SAN DIEGO — Nearly a thousand people marched through downtown San Diego on Saturday to call for a ceasefire as conditions continue to worsen for Palestinian civilians amid intensifying Israeli airstrikes in Gaza.
The demonstrators echoed similar calls from other protests held in cities around the world on the day that the first trickle of humanitarian aid entered the enclave since the beginning of the war over two weeks ago.
Waving Palestinian flags and holding signs that read “Free Palestine,” participants gathered near the U.S. District Court of Southern California in solidarity with those in Gaza, pushing for the end to Israel’s blockade and retaliatory airstrikes launched on the enclave.
It was the third pro-Palestinian protest in San Diego since the conflict erupted on Oct. 7, when the extremist militant group Hamas launched a brutal surprise attack on Israel.
“We need more support for Palestinians in Gaza, but also here in the U.S. as well,” said Sarah Farouq, a community organizer with the San Diego for Palestine Coalition. The coalition organized Saturday’s demonstration.
“It affects thousands of people and the fact that people in Gaza have been displaced from their homeland … hundreds of thousands are seeking shelter,” she continued. “(But) this is not just an issue overseas — folks here in San Diego are being affected. We have our own community members that have family in Gaza and Palestine.”
Authorities in Gaza say more than 4,300 people — including more than 1,000 children — have been killed in Israel’s bombardment on the densely-packed territory since Oct. 7. Over 1,200 others are still believed to be below the rubble, according to Palestinian health officials.
More than 1,400 Israelis have died in the conflict, the vast majority being civilians that were killed in the initial Oct. 7 assault by Hamas. At least 200 others, including children, were captured by militants and taken into Gaza, according to the Israeli military.
Two American hostages, a mother and her teenage daughter, were freed on Friday.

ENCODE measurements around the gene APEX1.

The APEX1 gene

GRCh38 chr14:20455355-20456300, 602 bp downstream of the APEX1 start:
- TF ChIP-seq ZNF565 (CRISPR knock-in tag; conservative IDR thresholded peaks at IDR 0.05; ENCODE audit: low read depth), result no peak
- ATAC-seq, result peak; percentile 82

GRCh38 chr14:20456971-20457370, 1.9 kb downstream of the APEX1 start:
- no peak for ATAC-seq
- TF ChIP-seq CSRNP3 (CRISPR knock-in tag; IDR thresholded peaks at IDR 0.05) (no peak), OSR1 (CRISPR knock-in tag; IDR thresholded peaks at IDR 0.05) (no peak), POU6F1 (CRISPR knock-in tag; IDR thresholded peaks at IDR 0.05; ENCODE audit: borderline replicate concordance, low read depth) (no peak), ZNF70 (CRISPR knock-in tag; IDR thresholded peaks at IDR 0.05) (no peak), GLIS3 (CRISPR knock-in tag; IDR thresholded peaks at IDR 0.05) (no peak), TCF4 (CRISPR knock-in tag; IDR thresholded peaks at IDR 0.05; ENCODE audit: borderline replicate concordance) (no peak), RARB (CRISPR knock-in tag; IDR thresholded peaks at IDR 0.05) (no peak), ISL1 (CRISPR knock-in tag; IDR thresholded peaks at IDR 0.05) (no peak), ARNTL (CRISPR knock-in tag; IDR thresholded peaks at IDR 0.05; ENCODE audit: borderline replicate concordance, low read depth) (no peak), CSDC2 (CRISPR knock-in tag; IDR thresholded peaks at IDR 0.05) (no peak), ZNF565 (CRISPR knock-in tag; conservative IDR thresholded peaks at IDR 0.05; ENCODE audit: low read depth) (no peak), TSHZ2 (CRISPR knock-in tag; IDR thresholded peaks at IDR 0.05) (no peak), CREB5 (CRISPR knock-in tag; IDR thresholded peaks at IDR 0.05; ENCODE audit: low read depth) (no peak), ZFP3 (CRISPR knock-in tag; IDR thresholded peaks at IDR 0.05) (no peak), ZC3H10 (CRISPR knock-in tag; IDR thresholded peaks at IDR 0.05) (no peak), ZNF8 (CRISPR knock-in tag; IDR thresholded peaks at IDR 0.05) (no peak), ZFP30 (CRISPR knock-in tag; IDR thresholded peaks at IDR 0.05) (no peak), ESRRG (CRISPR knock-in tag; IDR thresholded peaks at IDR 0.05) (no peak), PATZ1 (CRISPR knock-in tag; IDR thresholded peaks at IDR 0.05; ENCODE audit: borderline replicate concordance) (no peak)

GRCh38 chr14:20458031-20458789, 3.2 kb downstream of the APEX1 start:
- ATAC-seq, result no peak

Meanwhile, over a million people have been displaced, including hundreds of thousands of residents that fled northern Gaza after Israel issued an evacuation order ahead of an expected ground invasion of the territory.
On Saturday, 20 trucks delivered much needed supplies to civilians to the besieged strip, including canned food, basic medical supplies, medicines and water. United Nations officials say it is just a “tiny fraction” of what is needed for those sheltering in the area as a result of the conflict.
This comes as a Rep. Cori Bush (D-Mo.) introduced a resolution alongside a coalition of progressive representatives to urge President Biden to work towards a ceasefire and de-escalation of the conflict.
“I am grieving for every Palestinian, Israeli, and American life lost to this violence, and my heart breaks for all those who will be forever traumatized because of it,” Bush said in a statement introducing her resolution.
“War and retaliatory violence doesn’t achieve accountability or justice; it only leads to more death and human suffering,” she added. “The United States bears a unique responsibility to exhaust every diplomatic tool at our disposal to prevent mass atrocities and save lives.”
United Nations chief António Guterres similarly urged for a ceasefire in the conflict earlier this week, warning that the “region is on the precipice” of catastrophe.
Activists at Saturday’s demonstration called for San Diego officials to follow suit.
The coalition said it had issued a letter to County Supervisors, San Diego Mayor Todd Gloria and several members of the San Diego City Council — many of whom have shown support for Israel — imploring them to support a ceasefire.
“We are calling on our local electeds … to speak up against this, to speak up against the violence,” Farouq said. “We’re not being heard and we want to make sure that we’re being supported by our local elected officials and that our federal elected officials are standing on the right side of history in demanding a ceasefire immediately.”
The group also hoped to raise awareness about the 75 year-long military occupation by the Israeli government on both Gaza and the West Bank that human rights organizations like Amnesty International have argued amounts to an apartheid system.
“We wouldn’t be here in the first place if there wasn’t an occupation and a siege on Gaza (and) the West Bank territories,” Farouq said. “This did not start on Oct. 7. This has been going on for decades and so people need to start paying attention to what is happening — everybody has a role to play in ending this genocide that is going on against Palestinians.”